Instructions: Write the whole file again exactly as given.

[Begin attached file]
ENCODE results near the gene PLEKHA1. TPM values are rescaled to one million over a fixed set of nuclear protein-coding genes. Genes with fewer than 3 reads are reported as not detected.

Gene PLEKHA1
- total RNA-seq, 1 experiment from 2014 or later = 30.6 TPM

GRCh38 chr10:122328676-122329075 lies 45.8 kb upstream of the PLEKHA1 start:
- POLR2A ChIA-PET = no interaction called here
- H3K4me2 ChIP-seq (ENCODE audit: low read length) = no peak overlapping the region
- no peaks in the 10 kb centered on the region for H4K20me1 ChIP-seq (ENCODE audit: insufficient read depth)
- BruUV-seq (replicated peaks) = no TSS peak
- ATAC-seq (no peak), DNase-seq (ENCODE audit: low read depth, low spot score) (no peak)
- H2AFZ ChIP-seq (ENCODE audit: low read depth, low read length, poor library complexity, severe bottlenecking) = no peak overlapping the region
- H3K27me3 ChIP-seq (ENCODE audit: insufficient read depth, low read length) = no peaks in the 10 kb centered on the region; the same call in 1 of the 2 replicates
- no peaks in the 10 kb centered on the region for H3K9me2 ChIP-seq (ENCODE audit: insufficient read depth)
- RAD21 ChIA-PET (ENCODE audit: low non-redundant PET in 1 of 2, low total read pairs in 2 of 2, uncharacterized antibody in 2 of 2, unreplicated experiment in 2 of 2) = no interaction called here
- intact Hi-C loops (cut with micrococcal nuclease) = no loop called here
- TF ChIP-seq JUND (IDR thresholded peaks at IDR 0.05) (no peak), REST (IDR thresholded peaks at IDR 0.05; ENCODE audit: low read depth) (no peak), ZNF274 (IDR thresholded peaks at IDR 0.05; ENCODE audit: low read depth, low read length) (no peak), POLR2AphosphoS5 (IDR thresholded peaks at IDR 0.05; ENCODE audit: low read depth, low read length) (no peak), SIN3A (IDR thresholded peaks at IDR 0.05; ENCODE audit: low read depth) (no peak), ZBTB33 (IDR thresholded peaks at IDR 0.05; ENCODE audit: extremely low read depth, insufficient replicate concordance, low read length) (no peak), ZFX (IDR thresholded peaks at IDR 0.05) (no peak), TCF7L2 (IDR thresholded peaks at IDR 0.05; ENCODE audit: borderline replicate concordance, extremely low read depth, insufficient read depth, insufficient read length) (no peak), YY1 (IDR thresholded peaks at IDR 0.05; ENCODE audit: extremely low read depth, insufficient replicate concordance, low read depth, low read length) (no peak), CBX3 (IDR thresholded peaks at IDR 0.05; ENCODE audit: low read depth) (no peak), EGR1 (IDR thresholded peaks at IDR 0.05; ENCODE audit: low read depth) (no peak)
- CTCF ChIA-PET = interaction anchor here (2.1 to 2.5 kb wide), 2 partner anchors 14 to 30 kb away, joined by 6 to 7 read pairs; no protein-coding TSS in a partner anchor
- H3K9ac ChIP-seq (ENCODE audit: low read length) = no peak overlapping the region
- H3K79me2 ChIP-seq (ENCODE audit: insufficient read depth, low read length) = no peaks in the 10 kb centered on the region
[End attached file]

ENCODE results near the gene PLEKHA1. TPM values are rescaled to one million over a fixed set of nuclear protein-coding genes. Genes with fewer than 3 reads are reported as not detected.

Gene PLEKHA1
- total RNA-seq, 1 experiment from 2014 or later = 30.6 TPM

GRCh38 chr10:122328676-122329075 lies 45.8 kb upstream of the PLEKHA1 start:
- POLR2A ChIA-PET = no interaction called here
- H3K4me2 ChIP-seq (ENCODE audit: low read length) = no peak overlapping the region
- no peaks in the 10 kb centered on the region for H4K20me1 ChIP-seq (ENCODE audit: insufficient read depth)
- BruUV-seq (replicated peaks) = no TSS peak
- ATAC-seq (no peak), DNase-seq (ENCODE audit: low read depth, low spot score) (no peak)
- H2AFZ ChIP-seq (ENCODE audit: low read depth, low read length, poor library complexity, severe bottlenecking) = no peak overlapping the region
- H3K27me3 ChIP-seq (ENCODE audit: insufficient read depth, low read length) = no peaks in the 10 kb centered on the region; the same call in 1 of the 2 replicates
- no peaks in the 10 kb centered on the region for H3K9me2 ChIP-seq (ENCODE audit: insufficient read depth)
- RAD21 ChIA-PET (ENCODE audit: low non-redundant PET in 1 of 2, low total read pairs in 2 of 2, uncharacterized antibody in 2 of 2, unreplicated experiment in 2 of 2) = no interaction called here
- intact Hi-C loops (cut with micrococcal nuclease) = no loop called here
- TF ChIP-seq JUND (IDR thresholded peaks at IDR 0.05) (no peak), REST (IDR thresholded peaks at IDR 0.05; ENCODE audit: low read depth) (no peak), ZNF274 (IDR thresholded peaks at IDR 0.05; ENCODE audit: low read depth, low read length) (no peak), POLR2AphosphoS5 (IDR thresholded peaks at IDR 0.05; ENCODE audit: low read depth, low read length) (no peak), SIN3A (IDR thresholded peaks at IDR 0.05; ENCODE audit: low read depth) (no peak), ZBTB33 (IDR thresholded peaks at IDR 0.05; ENCODE audit: extremely low read depth, insufficient replicate concordance, low read length) (no peak), ZFX (IDR thresholded peaks at IDR 0.05) (no peak), TCF7L2 (IDR thresholded peaks at IDR 0.05; ENCODE audit: borderline replicate concordance, extremely low read depth, insufficient read depth, insufficient read length) (no peak), YY1 (IDR thresholded peaks at IDR 0.05; ENCODE audit: extremely low read depth, insufficient replicate concordance, low read depth, low read length) (no peak), CBX3 (IDR thresholded peaks at IDR 0.05; ENCODE audit: low read depth) (no peak), EGR1 (IDR thresholded peaks at IDR 0.05; ENCODE audit: low read depth) (no peak)
- CTCF ChIA-PET = interaction anchor here (2.1 to 2.5 kb wide), 2 partner anchors 14 to 30 kb away, joined by 6 to 7 read pairs; no protein-coding TSS in a partner anchor
- H3K9ac ChIP-seq (ENCODE audit: low read length) = no peak overlapping the region
- H3K79me2 ChIP-seq (ENCODE audit: insufficient read depth, low read length) = no peaks in the 10 kb centered on the region